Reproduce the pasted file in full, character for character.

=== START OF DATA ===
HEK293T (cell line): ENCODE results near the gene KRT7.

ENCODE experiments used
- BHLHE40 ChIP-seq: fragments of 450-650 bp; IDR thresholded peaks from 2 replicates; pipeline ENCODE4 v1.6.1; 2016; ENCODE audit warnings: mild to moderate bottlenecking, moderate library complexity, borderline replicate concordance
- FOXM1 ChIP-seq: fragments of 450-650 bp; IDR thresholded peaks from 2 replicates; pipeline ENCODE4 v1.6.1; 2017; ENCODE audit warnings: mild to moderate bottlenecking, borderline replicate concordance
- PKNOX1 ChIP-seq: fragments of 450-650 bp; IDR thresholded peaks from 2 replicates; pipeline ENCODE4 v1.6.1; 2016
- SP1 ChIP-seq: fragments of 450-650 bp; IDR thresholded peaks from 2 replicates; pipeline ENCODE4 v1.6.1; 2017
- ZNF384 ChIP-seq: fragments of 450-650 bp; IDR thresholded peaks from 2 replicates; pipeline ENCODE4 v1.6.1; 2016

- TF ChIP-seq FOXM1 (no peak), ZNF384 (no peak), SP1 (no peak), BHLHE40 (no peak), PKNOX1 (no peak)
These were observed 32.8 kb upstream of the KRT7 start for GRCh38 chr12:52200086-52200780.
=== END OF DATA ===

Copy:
HEK293T (cell line): ENCODE results near the gene KRT7.

ENCODE experiments used
- BHLHE40 ChIP-seq: fragments of 450-650 bp; IDR thresholded peaks from 2 replicates; pipeline ENCODE4 v1.6.1; 2016; ENCODE audit warnings: mild to moderate bottlenecking, moderate library complexity, borderline replicate concordance
- FOXM1 ChIP-seq: fragments of 450-650 bp; IDR thresholded peaks from 2 replicates; pipeline ENCODE4 v1.6.1; 2017; ENCODE audit warnings: mild to moderate bottlenecking, borderline replicate concordance
- PKNOX1 ChIP-seq: fragments of 450-650 bp; IDR thresholded peaks from 2 replicates; pipeline ENCODE4 v1.6.1; 2016
- SP1 ChIP-seq: fragments of 450-650 bp; IDR thresholded peaks from 2 replicates; pipeline ENCODE4 v1.6.1; 2017
- ZNF384 ChIP-seq: fragments of 450-650 bp; IDR thresholded peaks from 2 replicates; pipeline ENCODE4 v1.6.1; 2016

- TF ChIP-seq FOXM1 (no peak), ZNF384 (no peak), SP1 (no peak), BHLHE40 (no peak), PKNOX1 (no peak)
These were observed 32.8 kb upstream of the KRT7 start for GRCh38 chr12:52200086-52200780.